I don’t care if we only pay our way for a time, if we can ultimately have a school that will be appreciated. –Frances Wood, c. 1853
“I was always bored in school,” says Barbara (“Bobbie”) Groth. “I got in trouble in fifth grade for reading Ivanhoe under my desk.” In 1970 she was 16. She had enough credits to graduate from her New Jersey high school but not all the required courses. Still bored, and now old enough to skip school often, she proposed an arrangement like the one some of the shop students had: work half a day, go to school half a day. Oh, no, said the administration. We can’t do that, because you’re college prep.
So this college-prep kid quit. “My father said he hoped I wouldn’t be a waitress my whole life, because he didn’t think I’d like it. My boyfriend had gone to IIT–that was part of my discontent. He ran across Shimer College on a motorcycle foray across Illinois”–the college was then in Mount Carroll, 135 miles west of Chicago. “And he brought me their information.”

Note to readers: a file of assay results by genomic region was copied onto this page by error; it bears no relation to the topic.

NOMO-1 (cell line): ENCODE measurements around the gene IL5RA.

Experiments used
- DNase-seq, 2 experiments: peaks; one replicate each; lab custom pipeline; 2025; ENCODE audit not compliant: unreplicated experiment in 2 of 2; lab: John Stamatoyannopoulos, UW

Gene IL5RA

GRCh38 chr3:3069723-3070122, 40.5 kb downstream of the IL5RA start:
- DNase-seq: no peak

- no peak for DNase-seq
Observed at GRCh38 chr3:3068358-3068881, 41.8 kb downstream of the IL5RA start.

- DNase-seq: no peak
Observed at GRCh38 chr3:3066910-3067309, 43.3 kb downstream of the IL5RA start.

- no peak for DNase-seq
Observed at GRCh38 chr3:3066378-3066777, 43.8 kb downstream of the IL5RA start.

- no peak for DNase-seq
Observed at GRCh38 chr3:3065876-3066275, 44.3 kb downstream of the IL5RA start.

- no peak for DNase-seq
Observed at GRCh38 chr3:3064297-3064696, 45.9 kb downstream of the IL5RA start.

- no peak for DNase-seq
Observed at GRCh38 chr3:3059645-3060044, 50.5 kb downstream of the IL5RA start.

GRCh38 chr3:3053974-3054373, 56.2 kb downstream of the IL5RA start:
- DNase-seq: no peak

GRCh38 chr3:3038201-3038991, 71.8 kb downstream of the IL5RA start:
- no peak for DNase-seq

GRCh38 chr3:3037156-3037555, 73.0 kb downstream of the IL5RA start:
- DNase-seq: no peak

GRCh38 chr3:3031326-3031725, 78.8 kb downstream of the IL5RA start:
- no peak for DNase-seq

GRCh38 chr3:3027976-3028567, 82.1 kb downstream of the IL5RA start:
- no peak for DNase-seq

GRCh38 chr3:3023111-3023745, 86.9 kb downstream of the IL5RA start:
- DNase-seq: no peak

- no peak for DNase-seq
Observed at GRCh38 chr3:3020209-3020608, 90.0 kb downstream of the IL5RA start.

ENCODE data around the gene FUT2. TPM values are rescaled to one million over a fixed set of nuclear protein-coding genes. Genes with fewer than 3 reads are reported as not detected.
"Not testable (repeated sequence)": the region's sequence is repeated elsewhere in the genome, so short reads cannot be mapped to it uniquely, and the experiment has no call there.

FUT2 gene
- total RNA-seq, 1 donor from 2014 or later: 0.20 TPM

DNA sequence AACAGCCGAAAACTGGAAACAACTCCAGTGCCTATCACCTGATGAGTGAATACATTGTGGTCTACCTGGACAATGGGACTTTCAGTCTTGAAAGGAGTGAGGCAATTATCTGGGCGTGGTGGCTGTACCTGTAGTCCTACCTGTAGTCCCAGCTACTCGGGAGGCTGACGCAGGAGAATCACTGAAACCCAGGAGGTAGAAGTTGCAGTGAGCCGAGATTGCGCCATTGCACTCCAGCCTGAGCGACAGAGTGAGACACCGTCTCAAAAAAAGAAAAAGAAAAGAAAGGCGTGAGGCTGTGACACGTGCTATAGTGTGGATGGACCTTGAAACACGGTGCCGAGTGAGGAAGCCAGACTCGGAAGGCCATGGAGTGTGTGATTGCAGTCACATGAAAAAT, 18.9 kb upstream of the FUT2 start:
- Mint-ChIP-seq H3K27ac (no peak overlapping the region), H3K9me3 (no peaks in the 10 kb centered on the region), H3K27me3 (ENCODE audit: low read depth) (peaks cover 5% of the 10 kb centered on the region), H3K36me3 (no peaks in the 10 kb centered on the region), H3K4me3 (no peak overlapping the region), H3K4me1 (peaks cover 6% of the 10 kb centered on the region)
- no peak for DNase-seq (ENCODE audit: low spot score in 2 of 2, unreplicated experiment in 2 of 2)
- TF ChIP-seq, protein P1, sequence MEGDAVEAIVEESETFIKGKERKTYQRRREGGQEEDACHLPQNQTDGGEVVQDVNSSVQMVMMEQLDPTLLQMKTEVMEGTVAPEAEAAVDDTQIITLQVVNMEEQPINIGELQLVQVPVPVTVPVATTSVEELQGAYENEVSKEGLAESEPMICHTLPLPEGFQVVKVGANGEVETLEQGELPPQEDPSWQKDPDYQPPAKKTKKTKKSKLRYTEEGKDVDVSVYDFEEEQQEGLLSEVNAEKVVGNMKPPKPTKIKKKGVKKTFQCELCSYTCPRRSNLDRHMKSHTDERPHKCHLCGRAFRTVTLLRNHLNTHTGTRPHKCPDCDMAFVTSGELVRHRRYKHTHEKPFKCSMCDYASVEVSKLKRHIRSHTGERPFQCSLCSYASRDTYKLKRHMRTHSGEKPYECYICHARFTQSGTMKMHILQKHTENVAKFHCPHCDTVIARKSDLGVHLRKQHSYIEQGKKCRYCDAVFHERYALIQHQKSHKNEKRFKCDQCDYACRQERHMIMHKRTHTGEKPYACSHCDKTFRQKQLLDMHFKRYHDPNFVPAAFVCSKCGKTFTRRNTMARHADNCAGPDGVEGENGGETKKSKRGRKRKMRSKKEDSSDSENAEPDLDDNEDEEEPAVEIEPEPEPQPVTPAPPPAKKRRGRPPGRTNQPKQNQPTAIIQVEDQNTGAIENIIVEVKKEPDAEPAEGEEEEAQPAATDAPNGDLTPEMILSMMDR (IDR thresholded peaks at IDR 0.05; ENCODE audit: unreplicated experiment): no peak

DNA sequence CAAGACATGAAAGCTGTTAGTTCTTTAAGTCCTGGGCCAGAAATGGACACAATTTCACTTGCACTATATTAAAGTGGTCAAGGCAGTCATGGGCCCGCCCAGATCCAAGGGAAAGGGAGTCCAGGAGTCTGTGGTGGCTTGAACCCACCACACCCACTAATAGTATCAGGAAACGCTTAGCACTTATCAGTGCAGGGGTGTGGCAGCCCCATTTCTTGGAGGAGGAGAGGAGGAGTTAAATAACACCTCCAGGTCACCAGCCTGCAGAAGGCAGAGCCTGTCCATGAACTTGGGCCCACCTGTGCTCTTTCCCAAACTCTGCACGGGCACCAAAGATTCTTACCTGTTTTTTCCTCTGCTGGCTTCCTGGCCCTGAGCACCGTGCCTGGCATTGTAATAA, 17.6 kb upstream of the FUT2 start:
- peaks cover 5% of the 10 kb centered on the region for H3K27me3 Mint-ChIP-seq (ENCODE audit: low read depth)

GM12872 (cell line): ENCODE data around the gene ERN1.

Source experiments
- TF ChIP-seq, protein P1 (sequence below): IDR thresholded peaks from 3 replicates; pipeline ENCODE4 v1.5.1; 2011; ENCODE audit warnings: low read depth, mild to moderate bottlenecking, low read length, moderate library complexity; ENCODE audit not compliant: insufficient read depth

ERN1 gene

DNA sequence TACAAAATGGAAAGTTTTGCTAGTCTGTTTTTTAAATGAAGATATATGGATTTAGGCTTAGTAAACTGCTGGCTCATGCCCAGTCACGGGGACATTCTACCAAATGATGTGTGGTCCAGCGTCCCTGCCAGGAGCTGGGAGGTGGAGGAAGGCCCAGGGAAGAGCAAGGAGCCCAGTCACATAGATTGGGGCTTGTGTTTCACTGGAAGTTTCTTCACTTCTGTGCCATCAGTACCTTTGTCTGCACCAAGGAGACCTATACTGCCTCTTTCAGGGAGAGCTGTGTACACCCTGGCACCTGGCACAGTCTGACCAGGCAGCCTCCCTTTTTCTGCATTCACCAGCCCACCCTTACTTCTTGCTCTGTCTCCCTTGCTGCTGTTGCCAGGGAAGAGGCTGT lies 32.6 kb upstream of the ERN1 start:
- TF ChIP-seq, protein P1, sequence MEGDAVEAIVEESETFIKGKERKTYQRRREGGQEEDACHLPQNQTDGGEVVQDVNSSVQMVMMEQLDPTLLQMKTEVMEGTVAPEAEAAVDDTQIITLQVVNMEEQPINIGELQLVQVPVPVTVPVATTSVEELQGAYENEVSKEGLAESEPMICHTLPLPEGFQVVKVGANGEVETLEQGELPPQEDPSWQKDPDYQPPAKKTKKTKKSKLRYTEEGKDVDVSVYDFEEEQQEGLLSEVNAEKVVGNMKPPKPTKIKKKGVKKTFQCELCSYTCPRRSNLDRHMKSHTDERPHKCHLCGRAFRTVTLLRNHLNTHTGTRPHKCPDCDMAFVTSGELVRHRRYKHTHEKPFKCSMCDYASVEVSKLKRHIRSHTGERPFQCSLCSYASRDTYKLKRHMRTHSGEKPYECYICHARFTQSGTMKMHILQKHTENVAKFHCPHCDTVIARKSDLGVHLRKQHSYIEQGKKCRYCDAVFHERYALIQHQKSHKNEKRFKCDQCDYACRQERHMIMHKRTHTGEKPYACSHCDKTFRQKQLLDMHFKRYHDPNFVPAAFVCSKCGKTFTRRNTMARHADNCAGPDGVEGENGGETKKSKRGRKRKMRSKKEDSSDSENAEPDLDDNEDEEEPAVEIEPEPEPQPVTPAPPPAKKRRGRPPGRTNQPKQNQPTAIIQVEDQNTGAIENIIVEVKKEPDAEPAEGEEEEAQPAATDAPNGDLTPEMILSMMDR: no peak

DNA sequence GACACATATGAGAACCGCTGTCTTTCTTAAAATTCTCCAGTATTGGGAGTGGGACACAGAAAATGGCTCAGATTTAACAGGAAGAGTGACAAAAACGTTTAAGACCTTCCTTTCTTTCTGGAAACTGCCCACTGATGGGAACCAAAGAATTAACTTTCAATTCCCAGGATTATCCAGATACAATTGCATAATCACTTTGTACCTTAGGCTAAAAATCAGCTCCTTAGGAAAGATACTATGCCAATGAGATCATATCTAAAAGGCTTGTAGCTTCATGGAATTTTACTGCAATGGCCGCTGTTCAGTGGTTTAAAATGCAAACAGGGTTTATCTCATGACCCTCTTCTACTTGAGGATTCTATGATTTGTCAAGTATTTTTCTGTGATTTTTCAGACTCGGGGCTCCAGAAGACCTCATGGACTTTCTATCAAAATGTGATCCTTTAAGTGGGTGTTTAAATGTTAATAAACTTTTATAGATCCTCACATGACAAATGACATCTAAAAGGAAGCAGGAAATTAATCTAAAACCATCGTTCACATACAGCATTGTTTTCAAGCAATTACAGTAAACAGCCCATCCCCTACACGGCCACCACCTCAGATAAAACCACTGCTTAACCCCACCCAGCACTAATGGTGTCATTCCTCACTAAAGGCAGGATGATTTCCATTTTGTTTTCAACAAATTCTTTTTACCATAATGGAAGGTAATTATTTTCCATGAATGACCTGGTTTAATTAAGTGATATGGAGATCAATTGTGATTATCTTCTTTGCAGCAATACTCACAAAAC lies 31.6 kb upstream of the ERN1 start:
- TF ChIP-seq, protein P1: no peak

Shimer is a very small liberal arts college devoted to a rigorous Great Books core curriculum like the one Robert Maynard Hutchins imposed in the 1930s and ’40s on the University of Chicago undergraduate college. Mathematics 1, for instance, starts not with a textbook but with Euclid’s Elements–and everybody has to take it.
“I saw that they admitted people before high-school graduation, and that it was far away from home,” recalls Groth. “I didn’t know anything about the Great Books.” She applied in the fall, was promptly accepted and slated to start in February 1971. “My father was a little dubious about this place. What if it was a funny farm? He drove me across the country, thinking that he might have to drag me back home. The first thing when we arrived on campus, a long-haired guy jumped out of the bushes flapping his arms like a bird.” Her father left her there anyway.
“I used to think school was the worst thing on earth. At Shimer, the worst thing about each course was that it didn’t last four years.”
In 1852, Mount Carroll, Illinois, was a pioneer village huddled around a gristmill. Few towns in the state had any kind of schools, not even public grade schools, but this town’s boosters got the Illinois General Assembly to incorporate a Mount Carroll Seminary. Once the institution existed on paper, all the locals had to provide were land, money, buildings, and teachers.